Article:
Your vote equals your dream for Kenya

One of my most recurring themes on this blog is my belief in the youth and their potential to bring on change.  You command huge numbers of our population, an active labour force and can determine the political direction that Kenya takes.

For those who are already on board, congratulations.  Today’s message is dedicated to the others who are yet to internalise their power and might. 

During the Pan African Media Conference held last week, President Paul Kagame rallied African leaders to champion their visions to become reality.  He cited his own country’s efforts and the milestones achieved towards actualising Vision 2020. 

We can hold a discourse as to why African countries fail at turning lofty dreams into realities and cite among others poor leadership (political or otherwise), lack of commitment, failure to implement plans, graft, impunity, lethargy etc.  However, these factors are not in our personal control.

What we always fail to mention is our individual responsibility to move our country from today to a desired tomorrow.  So today I want to ask young people to take a paradigm shift.  To take their responsibilities (as Kenyan citizens) with a sober-minded approach and do what needs to be done.

I bring this up because it has been disheartening to hear some young people make derogatory remarks questioning the usefulness of the voter registration process.  They act as if this country ought to fulfill much greater obligations before they can move in to do their bit.  They act as if the world owes them much more for their youthful vote.

Well, the truth is that the country should fulfill its obligations.  But neither of these responsibilities is mutually exclusive.  Both the state and the citizenry should fulfill their obligations to the best of their ability.  In the words of John F. Kennedy (JFK), “… ask not what your country can do for you – ask what you can do for your country.”  

JFK uttered these words during his (US) Presidential inaugural address in January of 1961.  He is famous for, among other things, his role in enacting Civil Rights in the US even though he did not initially support the movement.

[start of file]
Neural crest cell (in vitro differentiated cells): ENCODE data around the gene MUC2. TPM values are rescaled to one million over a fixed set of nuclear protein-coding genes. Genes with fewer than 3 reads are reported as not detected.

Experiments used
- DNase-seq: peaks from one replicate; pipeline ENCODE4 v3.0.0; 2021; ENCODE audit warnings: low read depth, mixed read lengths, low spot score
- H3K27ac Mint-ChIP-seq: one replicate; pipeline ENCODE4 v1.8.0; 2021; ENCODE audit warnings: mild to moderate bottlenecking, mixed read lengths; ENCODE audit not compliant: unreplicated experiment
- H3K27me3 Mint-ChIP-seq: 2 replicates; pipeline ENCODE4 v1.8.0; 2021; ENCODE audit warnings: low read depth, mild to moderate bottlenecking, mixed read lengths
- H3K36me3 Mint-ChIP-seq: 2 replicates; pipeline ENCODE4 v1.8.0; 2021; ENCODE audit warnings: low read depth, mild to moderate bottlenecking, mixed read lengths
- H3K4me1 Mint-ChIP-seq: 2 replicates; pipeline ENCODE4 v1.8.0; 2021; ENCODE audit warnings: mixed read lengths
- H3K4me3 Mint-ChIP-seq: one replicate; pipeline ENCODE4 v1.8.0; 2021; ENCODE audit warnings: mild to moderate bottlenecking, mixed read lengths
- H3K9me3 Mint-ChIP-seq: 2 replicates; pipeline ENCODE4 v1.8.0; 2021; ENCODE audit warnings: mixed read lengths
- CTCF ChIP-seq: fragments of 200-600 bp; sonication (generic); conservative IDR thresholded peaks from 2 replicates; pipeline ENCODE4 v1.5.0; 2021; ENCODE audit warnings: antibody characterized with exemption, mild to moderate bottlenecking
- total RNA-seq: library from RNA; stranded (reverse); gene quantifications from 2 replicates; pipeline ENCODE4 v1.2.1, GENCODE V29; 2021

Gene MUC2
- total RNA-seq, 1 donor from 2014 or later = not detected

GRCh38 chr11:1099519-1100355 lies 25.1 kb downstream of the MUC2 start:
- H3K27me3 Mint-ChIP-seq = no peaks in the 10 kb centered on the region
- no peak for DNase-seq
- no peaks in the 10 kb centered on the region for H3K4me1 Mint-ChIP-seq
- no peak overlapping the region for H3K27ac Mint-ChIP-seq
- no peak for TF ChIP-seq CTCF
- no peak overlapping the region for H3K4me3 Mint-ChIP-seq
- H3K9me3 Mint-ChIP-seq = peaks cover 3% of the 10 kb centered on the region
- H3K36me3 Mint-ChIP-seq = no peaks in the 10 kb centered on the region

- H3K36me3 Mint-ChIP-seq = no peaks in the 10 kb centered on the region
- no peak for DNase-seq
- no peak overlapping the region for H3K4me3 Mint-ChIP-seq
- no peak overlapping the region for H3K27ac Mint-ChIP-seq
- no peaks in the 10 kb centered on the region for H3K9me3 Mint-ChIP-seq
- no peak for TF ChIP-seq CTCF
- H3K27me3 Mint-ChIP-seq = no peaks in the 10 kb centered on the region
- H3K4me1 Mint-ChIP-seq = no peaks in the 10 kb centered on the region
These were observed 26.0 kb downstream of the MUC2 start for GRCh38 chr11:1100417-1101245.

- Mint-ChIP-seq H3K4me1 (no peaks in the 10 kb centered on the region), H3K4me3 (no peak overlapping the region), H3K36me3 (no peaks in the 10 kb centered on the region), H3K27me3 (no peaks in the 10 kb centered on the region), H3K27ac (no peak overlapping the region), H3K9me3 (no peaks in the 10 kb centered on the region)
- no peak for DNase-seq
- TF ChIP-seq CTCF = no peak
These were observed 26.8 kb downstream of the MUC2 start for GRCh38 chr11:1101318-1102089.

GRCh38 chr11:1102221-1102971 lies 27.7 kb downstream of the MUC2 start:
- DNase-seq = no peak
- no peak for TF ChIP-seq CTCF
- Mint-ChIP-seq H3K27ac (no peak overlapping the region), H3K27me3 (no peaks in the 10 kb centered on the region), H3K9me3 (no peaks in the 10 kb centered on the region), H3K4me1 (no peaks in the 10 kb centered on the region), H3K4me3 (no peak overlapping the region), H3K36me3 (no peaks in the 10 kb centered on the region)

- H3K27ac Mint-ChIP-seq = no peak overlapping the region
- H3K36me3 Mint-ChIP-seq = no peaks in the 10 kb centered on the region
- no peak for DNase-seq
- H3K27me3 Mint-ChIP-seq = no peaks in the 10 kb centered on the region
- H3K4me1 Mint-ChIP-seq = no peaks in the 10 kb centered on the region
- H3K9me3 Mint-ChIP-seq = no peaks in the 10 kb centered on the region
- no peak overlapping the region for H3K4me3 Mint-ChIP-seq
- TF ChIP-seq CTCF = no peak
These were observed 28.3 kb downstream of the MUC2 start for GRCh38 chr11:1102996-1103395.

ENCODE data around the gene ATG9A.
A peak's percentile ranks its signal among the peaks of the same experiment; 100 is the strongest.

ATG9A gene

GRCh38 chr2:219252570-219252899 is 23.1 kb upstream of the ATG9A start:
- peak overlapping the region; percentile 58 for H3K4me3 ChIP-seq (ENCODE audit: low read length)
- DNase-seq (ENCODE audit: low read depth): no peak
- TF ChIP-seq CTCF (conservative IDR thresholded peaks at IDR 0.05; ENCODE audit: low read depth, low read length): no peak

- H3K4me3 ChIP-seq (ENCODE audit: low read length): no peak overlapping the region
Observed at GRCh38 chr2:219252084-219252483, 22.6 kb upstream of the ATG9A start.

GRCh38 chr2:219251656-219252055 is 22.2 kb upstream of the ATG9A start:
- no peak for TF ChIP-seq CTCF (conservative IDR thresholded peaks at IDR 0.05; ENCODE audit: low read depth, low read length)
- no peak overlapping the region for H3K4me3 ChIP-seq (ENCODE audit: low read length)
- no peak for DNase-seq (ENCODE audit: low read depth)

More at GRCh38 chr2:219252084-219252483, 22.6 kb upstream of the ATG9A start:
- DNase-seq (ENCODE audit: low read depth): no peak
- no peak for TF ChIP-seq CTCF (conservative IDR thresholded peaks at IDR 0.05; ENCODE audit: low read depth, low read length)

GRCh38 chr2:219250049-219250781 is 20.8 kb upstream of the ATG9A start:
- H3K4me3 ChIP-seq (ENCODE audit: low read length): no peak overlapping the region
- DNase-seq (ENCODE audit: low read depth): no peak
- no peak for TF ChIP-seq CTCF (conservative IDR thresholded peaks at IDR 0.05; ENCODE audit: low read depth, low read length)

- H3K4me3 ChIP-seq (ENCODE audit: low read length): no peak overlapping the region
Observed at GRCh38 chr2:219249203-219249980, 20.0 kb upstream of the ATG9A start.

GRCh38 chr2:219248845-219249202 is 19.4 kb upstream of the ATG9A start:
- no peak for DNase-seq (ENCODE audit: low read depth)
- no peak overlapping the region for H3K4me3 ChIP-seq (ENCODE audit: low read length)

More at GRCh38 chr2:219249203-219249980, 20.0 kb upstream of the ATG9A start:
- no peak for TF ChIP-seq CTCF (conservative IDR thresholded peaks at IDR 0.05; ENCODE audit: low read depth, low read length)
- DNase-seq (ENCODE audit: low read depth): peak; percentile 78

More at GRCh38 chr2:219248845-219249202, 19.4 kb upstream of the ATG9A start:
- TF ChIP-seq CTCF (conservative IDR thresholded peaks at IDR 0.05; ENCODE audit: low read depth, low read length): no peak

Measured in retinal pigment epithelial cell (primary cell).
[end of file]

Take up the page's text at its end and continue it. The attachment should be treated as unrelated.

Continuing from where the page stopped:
His own words were put to the test and when push came to shove, he stepped up his game for the sake of his country.  Three years into his presidency, he paid the ultimate price for his beliefs and was assassinated at only 46 years old. 

Neither of us desires a calling for this country that ultimately sacrifices our lives at tender ages.

Today, we know that we are unhappy with the leadership of this country.  We may not have identified a candidate or leader whom we find worthy of that role.  We may not even have it clear in our minds what we desire for our lives. 

However, let us take this minor inconveniencing action in readiness to influence change when an opportunity presents itself. 

I urge you to begin by registering as a voter.  Then make a point of reading the draft Constitution so that you can determine what makes you happy or unhappy about it.  When it is time for the referendum, you will be able to vote from a point of knowledge rather than the views of others.

Secondly, I urge you to conduct your own civic education on the benefits of voter registration.  Let your friends know that they cannot be part of the change they desire, if they are not willing to make small sacrifices.  Let them know that they are not entitled to complain about the lack of leadership or our inability to achieve Vision 2030, if they do not take their duties seriously.  Let us all be ready to play our part come 2012.

The truth of the matter is that our country will continue to under-deliver unless we hold our leaders to higher standards and ideals.  Together, let our votes send the message that we aspire for greater things for our beloved country and, more importantly, for our future.

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